Fox Chase Cancer Center Offers A Word of Advice To Sun Worshippers and Their Children this Memorial Day
PHILADELPHIA (May 27, 1999) -- With the unofficial start of summer here, many people throughout the Delaware Valley are looking forward to spending more time outdoors. We all know the importance of protecting ourselves from the sun's harmful rays, but it is particularly vital that we protect our children. Kids may tan quickly in the summer months, but the less visible damage of solar radiation lingers on and accumulates over a lifetime.
"Although sunburns are bad at any age, children who burn easily and frequently are especially at risk for skin cancer later in life," said Joseph Kusiak, M.D. of Fox Chase Cancer Center, Philadelphia. "Research shows a link between sunburns that occur during childhood and adolescence and an increased risk of melanoma and other skin cancers in adulthood."
Every year, more than a million Americans develop some form of superficial skin cancer--basal-cell or squamous-cell. These cancers are readily treated, but they signal damage that might also lead to the life-threatening skin cancer known as melanoma. Among young people, melanoma is increasing faster than any other cancer in the United States, according to the American Cancer Society. It is already the most common cancer for women 25 to 29 and the second most common cancer for women 30 to 34. Without early treatment, melanoma doesn't limit itself to the skin but can spread to other organs in the body.
"Melanoma can be prevented by protecting yourself and your children from the sun, but using sunscreen isn't enough. It may protect people from sunburns but not necessarily from melanoma or skin cancer," said Dr. Kusiak.
That's because most sunscreen products primarily block the ultraviolet B rays that cause sunburn but don't screen out ultraviolet A rays. However, both UVB and UVA rays can produce cancer-causing genetic damage because they can penetrate the DNA of exposed skin cells.
UVA rays can also activate a gene that causes skin to wrinkle, yellow and sag. This is the same wavelength of ultraviolet light that some tanning salons inaccurately claim to be "safe."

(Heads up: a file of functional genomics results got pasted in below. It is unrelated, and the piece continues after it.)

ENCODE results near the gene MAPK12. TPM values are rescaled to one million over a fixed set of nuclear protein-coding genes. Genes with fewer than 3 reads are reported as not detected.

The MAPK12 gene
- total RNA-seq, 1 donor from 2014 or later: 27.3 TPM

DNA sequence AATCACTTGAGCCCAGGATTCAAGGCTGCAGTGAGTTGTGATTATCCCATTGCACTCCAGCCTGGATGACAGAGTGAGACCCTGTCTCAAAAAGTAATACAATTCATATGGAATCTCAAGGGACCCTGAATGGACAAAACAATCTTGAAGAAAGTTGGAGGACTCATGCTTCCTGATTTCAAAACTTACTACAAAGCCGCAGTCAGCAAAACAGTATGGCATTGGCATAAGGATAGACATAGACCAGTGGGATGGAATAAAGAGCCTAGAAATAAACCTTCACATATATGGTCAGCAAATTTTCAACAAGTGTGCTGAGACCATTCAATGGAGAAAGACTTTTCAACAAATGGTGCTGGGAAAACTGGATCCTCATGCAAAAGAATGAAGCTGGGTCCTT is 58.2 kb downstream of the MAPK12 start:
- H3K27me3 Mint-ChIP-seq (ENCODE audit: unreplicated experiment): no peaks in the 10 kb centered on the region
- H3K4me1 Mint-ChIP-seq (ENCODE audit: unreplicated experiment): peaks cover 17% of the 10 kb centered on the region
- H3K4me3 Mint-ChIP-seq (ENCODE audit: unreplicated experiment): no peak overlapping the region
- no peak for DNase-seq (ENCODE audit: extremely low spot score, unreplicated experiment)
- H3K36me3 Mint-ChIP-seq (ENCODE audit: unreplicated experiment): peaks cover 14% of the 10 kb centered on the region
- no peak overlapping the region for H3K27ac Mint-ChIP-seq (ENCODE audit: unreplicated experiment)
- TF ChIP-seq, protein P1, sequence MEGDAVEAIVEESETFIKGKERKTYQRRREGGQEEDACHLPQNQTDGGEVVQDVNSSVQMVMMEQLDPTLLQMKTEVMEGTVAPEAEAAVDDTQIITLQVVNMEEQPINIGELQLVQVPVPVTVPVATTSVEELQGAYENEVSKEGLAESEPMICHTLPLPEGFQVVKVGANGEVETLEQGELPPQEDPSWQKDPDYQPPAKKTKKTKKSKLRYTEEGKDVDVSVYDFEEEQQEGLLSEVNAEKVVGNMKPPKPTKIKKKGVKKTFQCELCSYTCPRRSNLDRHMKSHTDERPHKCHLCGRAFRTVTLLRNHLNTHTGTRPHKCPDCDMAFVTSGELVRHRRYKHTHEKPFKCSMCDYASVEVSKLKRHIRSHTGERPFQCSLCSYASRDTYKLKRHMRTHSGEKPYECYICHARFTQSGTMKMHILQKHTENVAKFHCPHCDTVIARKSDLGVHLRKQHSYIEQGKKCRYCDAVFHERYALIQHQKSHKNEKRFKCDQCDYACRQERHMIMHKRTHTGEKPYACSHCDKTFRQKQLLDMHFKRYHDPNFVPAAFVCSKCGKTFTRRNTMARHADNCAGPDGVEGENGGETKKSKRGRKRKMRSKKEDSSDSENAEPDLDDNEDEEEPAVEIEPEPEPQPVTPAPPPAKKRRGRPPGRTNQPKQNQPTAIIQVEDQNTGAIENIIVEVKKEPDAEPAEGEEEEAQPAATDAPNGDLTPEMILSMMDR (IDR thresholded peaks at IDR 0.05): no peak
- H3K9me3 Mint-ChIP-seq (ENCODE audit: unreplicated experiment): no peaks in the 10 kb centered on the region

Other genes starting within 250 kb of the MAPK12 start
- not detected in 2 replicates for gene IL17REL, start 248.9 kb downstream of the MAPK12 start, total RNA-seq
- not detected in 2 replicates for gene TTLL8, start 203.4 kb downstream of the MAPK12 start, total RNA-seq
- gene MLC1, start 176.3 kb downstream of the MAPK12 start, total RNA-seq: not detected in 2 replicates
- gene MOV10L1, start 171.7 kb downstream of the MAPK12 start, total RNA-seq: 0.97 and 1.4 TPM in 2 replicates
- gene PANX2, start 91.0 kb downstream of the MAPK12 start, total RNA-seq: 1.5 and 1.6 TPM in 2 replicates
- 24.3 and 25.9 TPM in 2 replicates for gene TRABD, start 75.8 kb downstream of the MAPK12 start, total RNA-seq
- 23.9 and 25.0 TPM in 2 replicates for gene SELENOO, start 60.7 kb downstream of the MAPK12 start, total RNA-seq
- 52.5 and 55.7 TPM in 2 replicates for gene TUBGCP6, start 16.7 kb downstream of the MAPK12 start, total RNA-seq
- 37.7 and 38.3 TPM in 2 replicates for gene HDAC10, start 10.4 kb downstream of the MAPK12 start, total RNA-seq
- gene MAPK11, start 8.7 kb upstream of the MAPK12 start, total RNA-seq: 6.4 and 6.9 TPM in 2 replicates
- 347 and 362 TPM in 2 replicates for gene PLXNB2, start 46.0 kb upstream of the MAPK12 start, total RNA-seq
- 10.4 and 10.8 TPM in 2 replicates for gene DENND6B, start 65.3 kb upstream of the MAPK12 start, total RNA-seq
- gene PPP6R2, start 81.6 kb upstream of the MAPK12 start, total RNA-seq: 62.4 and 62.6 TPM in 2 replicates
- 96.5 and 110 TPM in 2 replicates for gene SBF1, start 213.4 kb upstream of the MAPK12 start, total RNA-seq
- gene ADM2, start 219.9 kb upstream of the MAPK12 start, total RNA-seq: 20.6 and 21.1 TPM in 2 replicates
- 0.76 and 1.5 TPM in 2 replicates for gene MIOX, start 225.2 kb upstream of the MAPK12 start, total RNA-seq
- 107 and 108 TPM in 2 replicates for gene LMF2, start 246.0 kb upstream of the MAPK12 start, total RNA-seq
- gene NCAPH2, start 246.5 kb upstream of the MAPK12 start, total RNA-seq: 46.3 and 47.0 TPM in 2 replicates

Sunscreen plus protective clothing-especially a hat with a brim-is the best solution. Use sunscreen with a sun protection factor-SPF-of at least 15 when spending time outdoors. Reapply sunscreen often, because sweating, water and rubbing of the skin wears off the sunscreen (even if the bottle reads "waterproof," "sweatproof" or "rubproof"). Apply the sunscreen on yourself and your child at least 30 minutes before going outdoors so it will penetrate the skin.
Other summertime do's and don'ts include:
- Limit sunbathing to an hour or two.
- Avoid the hours between 10 a.m. and 2 p.m., when the sun is most intense. Even on overcast days, most ultraviolet rays penetrate the clouds.
- Remember that many outdoor areas-swimming pools and natural bodies of water, sandy beaches and concrete patios-reflect sunlight and intensify your exposure.
- If you or your child do start to sunburn, cover up at once or go indoors and use a soothing cream.
Fair-skinned people who freckle easily are most at risk of all skin cancers, but no one is immune. And in the case of melanoma, people with suppressed immune systems due to some medications are also more vulnerable.
Signs of skin cancer include scaly patches that don't heal, pearly bumps that grow, a rapidly growing new mole or a tingling, itching feeling in an old mole as well as changes in color, texture, size, shape or thickness of moles or other skin lesions. If any of these changes occur, bring your child or yourself to your doctor.
Fox Chase Cancer Center is one of 35 National Cancer Institute-designated comprehensive cancer centers in the nation. The Center's activities include basic and clinical research; prevention, detection and treatment of cancer; and community outreach programs.
Fox Chase Cancer Center, part of the Temple University Health System, is one of the leading cancer research and treatment centers in the United States. Founded in 1904 in Philadelphia as one of the nation’s first cancer hospitals, Fox Chase was also among the first institutions to be designated a National Cancer Institute Comprehensive Cancer Center in 1974. Fox Chase researchers have won the highest awards in their fields, including two Nobel Prizes. Fox Chase physicians are also routinely recognized in national rankings, and the Center’s nursing program has received the Magnet recognition for excellence four consecutive times. Today, Fox Chase conducts a broad array of nationally competitive basic, translational, and clinical research, with special programs in cancer prevention, detection, survivorship, and community outreach. For more information, call 1-888-FOX CHASE or (1-888-369-2427).